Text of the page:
Operation Red Nose prepares to relaunch in Manitoba after 2-year pandemic pause

Operation Red Nose will will relaunch its services in nine Manitoba communities starting next Friday, offering free rides home until Dec. 31.

Service will begin in 9 municipalities Friday Nov. 25

Operation Red Nose volunteers head into a pub during the 2015 holiday season in Winnipeg. The ride service is returning this year, after a two-year hiatus due to COVID-19 concerns. (CBC)

Operation Red Nose is preparing to relaunch in nine Manitoba communities for the holiday season after a pandemic pause.

The holiday ride service, which will run from Nov. 25 until Dec. 31, picks people up and drives them home in their own vehicles, in an effort to prevent drunk driving.

"We help those who have a great evening of celebration with friends and family have a safe ride home, and when they wake up the next morning, their car is in the driveway," said Steve Lang, president of Manta Swim Club, at a launch event Friday.

The swim club helped bring Operation Red Nose to Winnipeg in 1995.

The program — back this year after being put on hold in 2020 and 2021 due to COVID-19 concerns — is now run by Manitoba Public Insurance and Safety Services Manitoba, with the help of volunteers, including those from Manta Swim Club.

Rides are free, but drivers do accept donations, which will go directly to the swim club.

When a person calls for a ride, a team of three volunteers meets them at their pickup location. One of the volunteers drives the patron's car home, with an Operation Red Nose car following.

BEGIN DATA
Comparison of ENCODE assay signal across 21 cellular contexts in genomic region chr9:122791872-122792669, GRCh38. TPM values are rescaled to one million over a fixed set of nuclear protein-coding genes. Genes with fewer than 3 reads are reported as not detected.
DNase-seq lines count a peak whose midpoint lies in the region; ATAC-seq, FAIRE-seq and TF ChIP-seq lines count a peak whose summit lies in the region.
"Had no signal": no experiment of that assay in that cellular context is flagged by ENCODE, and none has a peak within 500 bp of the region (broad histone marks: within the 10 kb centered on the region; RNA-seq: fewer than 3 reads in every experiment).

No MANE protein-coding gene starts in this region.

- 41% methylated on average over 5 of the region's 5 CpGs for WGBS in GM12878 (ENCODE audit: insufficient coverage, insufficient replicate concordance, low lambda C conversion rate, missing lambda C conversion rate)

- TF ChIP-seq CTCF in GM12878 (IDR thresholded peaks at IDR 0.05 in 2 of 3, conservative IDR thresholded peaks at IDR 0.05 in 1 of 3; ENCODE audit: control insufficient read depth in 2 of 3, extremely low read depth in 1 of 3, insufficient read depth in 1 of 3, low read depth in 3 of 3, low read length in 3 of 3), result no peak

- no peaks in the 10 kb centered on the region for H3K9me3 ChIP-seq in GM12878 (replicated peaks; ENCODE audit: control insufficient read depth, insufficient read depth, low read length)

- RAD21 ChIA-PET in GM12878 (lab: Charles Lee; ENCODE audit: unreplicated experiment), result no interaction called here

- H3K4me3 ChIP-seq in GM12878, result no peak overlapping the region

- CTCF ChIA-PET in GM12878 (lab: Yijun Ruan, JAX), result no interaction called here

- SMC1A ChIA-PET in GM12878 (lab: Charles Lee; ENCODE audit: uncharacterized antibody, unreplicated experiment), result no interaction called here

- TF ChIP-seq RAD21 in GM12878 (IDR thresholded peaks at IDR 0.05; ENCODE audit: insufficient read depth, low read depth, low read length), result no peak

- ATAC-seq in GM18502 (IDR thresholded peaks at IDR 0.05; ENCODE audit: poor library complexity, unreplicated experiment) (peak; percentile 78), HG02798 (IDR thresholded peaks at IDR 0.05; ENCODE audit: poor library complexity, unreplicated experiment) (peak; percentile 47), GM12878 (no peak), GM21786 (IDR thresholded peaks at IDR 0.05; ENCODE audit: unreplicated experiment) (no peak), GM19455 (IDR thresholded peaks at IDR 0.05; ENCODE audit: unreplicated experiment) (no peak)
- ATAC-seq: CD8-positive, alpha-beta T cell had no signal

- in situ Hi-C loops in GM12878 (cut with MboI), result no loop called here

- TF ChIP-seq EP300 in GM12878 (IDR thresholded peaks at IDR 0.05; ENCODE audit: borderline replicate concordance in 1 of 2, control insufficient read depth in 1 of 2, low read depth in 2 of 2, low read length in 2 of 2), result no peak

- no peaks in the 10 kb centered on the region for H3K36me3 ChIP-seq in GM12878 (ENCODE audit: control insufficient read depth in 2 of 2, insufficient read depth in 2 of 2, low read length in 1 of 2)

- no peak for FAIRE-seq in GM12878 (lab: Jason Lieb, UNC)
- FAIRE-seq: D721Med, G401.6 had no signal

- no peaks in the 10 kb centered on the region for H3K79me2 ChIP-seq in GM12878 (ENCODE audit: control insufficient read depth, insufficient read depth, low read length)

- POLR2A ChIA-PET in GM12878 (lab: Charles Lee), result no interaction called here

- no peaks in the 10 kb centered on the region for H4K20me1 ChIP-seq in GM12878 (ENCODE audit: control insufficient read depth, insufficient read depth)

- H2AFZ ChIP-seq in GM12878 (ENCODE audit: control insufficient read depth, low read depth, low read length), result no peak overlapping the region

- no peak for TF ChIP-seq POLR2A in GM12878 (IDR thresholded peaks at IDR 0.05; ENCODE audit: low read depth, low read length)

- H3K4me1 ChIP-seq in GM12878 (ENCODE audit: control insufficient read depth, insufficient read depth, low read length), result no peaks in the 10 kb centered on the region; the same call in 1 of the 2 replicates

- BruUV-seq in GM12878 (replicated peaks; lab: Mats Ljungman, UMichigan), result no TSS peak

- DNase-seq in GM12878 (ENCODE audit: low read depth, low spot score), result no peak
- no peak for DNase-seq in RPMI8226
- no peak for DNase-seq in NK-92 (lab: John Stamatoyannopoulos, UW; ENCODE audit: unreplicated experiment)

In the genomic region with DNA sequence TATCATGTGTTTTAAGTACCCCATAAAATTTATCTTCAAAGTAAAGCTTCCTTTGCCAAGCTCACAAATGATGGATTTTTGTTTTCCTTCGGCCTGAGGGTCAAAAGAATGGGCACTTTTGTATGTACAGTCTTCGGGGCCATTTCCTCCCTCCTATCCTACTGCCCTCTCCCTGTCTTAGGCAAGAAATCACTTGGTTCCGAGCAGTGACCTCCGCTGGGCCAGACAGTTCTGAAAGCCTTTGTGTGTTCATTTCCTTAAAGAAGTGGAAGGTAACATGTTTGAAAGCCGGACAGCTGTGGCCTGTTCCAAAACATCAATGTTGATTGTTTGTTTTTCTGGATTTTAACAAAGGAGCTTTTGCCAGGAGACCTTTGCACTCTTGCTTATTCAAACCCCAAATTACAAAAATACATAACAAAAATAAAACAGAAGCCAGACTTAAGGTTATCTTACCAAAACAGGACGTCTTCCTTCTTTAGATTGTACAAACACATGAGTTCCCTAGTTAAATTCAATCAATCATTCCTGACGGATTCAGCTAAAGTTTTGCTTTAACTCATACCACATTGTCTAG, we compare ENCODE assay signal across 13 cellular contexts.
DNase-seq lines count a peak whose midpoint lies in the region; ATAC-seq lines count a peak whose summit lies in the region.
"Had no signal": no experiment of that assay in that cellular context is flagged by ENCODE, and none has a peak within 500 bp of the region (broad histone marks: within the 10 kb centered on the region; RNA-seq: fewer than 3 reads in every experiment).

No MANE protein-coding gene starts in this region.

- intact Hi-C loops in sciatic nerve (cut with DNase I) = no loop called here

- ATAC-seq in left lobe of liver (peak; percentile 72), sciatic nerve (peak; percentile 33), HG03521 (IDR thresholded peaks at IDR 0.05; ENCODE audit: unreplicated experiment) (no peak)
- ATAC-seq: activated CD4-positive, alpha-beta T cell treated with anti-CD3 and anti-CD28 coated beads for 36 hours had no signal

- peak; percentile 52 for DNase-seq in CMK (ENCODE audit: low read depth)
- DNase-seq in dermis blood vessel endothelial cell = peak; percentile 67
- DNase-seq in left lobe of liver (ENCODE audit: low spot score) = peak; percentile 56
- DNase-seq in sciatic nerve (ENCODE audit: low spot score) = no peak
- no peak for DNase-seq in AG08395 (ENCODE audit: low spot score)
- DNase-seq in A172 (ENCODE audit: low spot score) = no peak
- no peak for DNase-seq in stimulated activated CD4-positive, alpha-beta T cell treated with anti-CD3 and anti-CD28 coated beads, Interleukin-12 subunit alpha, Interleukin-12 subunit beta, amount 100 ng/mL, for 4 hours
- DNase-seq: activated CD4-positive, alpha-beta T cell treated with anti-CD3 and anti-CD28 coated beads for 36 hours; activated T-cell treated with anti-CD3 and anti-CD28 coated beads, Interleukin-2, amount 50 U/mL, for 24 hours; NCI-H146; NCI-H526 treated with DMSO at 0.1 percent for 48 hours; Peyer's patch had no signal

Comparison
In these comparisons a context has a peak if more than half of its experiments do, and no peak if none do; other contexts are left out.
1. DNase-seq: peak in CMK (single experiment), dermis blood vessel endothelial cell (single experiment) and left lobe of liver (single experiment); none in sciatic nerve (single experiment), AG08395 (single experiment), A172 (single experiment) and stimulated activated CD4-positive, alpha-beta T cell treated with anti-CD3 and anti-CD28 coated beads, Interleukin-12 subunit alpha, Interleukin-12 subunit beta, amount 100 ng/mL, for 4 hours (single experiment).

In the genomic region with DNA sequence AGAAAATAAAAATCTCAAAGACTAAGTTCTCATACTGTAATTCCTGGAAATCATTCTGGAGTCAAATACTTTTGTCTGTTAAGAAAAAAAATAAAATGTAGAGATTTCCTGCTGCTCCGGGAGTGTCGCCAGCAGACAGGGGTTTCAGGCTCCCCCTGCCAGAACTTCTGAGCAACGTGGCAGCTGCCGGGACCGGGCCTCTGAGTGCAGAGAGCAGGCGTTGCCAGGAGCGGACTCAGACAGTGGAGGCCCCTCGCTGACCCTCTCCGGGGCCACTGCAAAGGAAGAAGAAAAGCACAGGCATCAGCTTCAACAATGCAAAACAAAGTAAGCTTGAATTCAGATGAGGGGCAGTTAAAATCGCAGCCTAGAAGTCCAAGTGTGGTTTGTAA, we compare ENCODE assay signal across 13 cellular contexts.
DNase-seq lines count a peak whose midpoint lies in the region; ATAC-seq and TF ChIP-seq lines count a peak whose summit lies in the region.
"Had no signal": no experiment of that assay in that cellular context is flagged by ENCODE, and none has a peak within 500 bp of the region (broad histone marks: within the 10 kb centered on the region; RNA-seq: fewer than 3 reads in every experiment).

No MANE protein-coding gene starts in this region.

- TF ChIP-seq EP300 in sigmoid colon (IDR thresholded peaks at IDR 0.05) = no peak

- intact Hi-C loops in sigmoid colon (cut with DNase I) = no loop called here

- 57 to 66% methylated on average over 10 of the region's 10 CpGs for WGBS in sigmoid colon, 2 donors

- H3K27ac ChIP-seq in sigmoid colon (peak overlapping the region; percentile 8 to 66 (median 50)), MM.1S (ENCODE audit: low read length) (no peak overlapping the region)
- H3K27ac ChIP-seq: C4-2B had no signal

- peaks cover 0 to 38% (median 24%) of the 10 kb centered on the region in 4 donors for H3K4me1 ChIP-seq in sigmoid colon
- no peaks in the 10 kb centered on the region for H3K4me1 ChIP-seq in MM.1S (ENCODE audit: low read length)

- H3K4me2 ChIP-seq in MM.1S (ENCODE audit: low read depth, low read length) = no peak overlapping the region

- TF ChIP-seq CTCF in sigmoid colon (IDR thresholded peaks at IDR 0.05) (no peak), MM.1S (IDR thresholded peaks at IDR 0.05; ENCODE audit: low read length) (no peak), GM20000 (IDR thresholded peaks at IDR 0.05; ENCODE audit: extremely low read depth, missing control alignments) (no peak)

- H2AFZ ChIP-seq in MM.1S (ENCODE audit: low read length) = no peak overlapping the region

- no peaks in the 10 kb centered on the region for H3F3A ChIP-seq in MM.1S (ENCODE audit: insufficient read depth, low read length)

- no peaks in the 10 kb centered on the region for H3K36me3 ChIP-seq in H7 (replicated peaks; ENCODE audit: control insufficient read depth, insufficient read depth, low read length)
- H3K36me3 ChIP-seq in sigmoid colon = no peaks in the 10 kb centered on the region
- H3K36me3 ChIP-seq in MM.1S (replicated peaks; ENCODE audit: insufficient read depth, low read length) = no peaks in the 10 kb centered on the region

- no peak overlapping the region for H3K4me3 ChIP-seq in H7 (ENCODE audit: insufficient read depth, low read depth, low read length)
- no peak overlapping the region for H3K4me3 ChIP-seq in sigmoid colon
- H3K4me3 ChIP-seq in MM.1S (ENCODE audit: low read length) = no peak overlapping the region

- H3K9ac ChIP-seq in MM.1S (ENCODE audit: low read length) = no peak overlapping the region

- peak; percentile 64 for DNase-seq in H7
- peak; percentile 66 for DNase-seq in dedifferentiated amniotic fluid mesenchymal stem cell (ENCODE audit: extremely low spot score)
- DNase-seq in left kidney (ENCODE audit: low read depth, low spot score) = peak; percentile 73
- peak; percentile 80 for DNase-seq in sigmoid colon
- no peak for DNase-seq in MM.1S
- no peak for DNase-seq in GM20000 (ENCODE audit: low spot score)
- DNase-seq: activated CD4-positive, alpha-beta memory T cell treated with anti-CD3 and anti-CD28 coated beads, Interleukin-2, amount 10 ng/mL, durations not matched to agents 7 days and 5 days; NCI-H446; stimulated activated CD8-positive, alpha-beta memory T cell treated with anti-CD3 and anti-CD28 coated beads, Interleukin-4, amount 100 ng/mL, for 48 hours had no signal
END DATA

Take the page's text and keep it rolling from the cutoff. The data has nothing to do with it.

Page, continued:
It will offer rides in the coming weeks every Friday and Saturday night, from 9 p.m. to 3 a.m.

Winnipeg's Operation Red Nose will also provide service to communities that are within a 10-kilometre radius of the Perimeter Highway.

The service will also operate in Brandon, Flin Flon, The Pas, Thompson, Shilo, Portage la Prairie, Steinbach and St. Malo.

RCMP officer Sgt. Cathy Farrell says that her own family has been impacted drunk driving. (Darin Morash/CBC)

RCMP officer Sgt. Cathy Farrell, speaking at Friday's launch, said her family has been impacted by drunk driving: her husband's father was killed by an impaired driver.

She hopes the protocol of mandatory alcohol and drug screening will continue beyond the holiday season, and reminded the public that drivers stopped by a police officer can be asked to undergo alcohol screening, and not just at checkstops.

In 2018, the federal government made changes to impaired driving laws that allow police to demand a roadside breathalyzer test. Previously, officers were only permitted to test drivers if they had reasonable suspicion that a person was impaired.

The result of the test can't be used in court as the basis of a Criminal Code charge, but can give police grounds to request a second test on an approved device. Results of the second test can be used in court.

Manitoba Justice Minister Kelvin Goertzen empathized with officers and emergency crews who respond to impaired driving collisions.

"[Officers] have to go to a loved one's home and knock on the door and deliver the news, sometimes to a parent or a spouse … news they'll never forget delivering, and that person who receives it will never forget receiving," he said.

The ride service said it is still looking for volunteers for this holiday season.

Co-ordinator Sharra Hinton told CBC News last week that as of Nov. 7, she had 140 volunteers registered. 

She said on Friday that they have since received a couple dozen more applications, but ideally they need a total of 650 volunteers. 

People can sign up individually or in a team of three on the Operation Red Nose website. 


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